6 steps to solving the EU taxonomy for investment funds
Did you know that the EU requires you to disclose how green your portfolio is, by January 2023?
For everyone who likes obscure abbreviations, sustainability regulations these days are a gold mine. NFRD, SFDR, CSRD, ESRS, TCFD – name a four-letter abbreviation and there’s a fair chance some organization or legislative body has already made use of it (my personal favorite is CSDDD: the Corporate Sustainability Due Diligence Directive. Just when we thought we’ve run out of possible (four-letter) abbreviations, the number of possibilities is increased to 7,893,600 by adding another letter!).
As an investment fund, one of the abbreviations you should really care about is SFDR: the Sustainable Finance Disclosure Regulation. Already in effect, the EU regulation requires alternative investment funds (AIFs) that market in the EU to classify themselves as one of the following:
Article 6 fund: Sustainability not considered as part of investing
This is the default classification for funds, and the one most appropriate for those with no ESG focus. This means funds that neither have a sustainable investment objective, nor do they embrace investment in assets with environmental or social benefits.
Article 8 fund: Sustainability is considered
While sustainable investment is not an objective of the product, it remains an aspect of the investment process. Under SFDR, Article 8 products promote investments or projects with positive environment or social characteristics and with good governance principles.
Article 9 fund: The fund has a sustainability objective (e.g. the fund was created to help reduce climate gas emissions)
This covers products that target a sustainable investment primary objective (e.g. the fund was created to help reduce climate gas emissions). A sustainable investment is an economic activity that contributes to an environmental or social objective. Products must comply with the ‘do no significant harm’ principle which means proving that the product does not in any way significantly harm any of the EU taxonomy objectives.
Article 6 funds are required to disclose a statement on why sustainability is not considered. In a world where the sustainability focus increases – especially among institutional investors often investing in AIFs – fund managers are reluctant to stick the ‘Article 6’-label on their fund.
If you choose to classify your fund as article 8 or 9, there are three main groups of disclosure requirements:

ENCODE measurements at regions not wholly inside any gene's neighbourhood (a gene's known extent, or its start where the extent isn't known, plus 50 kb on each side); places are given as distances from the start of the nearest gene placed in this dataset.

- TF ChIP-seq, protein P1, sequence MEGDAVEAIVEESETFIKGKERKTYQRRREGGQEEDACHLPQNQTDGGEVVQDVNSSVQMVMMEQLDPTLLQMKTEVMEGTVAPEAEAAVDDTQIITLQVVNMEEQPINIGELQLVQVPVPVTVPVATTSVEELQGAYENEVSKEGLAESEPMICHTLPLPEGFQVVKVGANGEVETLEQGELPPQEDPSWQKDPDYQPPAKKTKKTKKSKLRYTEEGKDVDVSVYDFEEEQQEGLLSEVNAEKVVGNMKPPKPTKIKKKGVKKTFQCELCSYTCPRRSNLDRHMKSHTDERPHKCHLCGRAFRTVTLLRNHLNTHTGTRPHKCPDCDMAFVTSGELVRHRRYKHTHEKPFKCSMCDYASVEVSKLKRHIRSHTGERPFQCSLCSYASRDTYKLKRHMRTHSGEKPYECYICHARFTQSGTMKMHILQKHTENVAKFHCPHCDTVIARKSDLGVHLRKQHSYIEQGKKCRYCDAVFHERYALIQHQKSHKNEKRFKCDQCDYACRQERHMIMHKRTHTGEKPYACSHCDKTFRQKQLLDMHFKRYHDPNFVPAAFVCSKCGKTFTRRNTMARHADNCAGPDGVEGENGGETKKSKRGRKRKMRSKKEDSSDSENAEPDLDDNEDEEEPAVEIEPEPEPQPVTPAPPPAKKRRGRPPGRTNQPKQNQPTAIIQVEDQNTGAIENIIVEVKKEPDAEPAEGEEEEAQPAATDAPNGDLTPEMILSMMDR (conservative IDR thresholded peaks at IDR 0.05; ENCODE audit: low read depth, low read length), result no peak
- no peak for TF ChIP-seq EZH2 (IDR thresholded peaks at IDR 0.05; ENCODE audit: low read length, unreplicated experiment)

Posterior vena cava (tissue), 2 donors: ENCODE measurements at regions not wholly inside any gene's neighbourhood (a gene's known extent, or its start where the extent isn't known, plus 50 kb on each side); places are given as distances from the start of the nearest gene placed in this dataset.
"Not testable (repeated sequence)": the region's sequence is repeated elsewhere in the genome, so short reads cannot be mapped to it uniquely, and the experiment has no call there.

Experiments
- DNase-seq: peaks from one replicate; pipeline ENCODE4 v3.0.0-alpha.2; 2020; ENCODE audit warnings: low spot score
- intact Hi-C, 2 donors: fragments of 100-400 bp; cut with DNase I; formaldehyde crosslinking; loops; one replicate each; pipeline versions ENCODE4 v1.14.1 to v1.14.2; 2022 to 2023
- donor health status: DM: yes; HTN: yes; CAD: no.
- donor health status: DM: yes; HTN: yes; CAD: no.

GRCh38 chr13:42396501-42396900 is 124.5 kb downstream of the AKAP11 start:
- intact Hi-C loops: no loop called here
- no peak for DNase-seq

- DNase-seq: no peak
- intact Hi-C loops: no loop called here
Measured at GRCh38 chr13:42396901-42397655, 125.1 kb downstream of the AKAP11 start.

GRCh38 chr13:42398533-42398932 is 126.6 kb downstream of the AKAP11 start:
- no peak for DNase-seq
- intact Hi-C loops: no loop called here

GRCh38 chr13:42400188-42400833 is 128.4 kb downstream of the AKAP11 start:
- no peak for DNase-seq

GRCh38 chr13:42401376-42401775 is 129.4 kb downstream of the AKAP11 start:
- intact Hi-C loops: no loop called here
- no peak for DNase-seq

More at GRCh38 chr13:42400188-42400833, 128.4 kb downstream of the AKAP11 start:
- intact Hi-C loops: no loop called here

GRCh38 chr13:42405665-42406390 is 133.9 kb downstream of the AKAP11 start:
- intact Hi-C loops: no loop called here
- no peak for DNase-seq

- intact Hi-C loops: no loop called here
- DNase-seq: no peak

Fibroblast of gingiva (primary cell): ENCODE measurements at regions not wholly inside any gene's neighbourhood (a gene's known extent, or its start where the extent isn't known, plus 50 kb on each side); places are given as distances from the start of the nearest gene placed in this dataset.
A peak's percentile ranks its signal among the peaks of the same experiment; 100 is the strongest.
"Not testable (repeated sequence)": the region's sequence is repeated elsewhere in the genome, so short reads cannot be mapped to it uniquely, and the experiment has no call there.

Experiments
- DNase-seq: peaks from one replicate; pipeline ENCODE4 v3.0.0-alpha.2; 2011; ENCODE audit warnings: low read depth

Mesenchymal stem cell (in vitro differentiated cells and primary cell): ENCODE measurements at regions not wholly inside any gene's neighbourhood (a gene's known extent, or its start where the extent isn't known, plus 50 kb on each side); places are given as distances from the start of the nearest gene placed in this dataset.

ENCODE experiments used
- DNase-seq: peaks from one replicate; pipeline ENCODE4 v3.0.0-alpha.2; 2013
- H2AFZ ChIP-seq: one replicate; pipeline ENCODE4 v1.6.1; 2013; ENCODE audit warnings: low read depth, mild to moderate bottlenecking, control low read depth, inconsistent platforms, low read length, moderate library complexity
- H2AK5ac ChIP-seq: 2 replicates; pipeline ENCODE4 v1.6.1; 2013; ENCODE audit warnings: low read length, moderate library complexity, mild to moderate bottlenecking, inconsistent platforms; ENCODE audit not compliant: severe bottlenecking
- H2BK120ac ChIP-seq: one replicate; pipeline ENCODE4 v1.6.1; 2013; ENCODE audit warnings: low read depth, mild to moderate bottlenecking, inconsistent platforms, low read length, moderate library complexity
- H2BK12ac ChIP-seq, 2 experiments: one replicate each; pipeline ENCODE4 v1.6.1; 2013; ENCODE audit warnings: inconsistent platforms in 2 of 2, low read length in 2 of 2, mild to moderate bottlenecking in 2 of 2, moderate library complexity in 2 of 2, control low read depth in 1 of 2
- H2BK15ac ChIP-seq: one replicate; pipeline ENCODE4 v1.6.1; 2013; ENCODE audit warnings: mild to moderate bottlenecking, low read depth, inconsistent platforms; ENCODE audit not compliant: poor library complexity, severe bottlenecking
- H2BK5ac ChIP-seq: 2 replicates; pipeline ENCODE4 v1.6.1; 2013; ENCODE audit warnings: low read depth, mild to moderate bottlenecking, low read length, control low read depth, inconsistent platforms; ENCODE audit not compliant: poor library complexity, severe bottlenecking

- EU taxonomy
- Principle Adverse Impact indicators
- Process and procedures disclosures, such as sustainability due diligence process, investment strategy, etc.
Of these, 1) and 2) will require data collection from your portfolio companies, with the EU taxonomy being the most challenging (and the focus for the recipe to come, just hold on!). While you can always estimate a company’s EU taxonomy score based on publicly available data, getting a correct and precise score will require accurate data.
For example, if you have invested in a wind power company, how do you know to what extent their wind turbines are of high recyclability? Or whether the company has assessed the climate risk to its operation? Usually, the only way to know is by asking.
So, let’s do it.
Now, ready to engage your portfolio companies, you’ve got to make the process efficient and hassle-free for them. You want to be a cool investor, adding more value than red-tape to your investees.
With these 6 steps, you’ll save both yourself time and money – and, not to forget, you’ll get it right:
1. Screen your portfolio companies for eligibility with the EU taxonomy
Before finding a solution to your challenge, figure out how big the challenge is. You’ll only be able to get an EU taxonomy score if the activities that you’re doing qualify for the taxonomy (eligibility). Most tech companies aren’t eligible for the taxonomy and won’t have to be assessed. Likely, somewhere between 10% and 40% of your portfolio companies may be fully or partially eligible.
Eligibility screening can be tricky and is done the fastest with the help of experts. In this step, you try to match what your portfolio companies do with one of the 115 activities defined in the EU taxonomy. While matching a wind power company to the wind power activity is simple, most companies aren’t as straight-forward.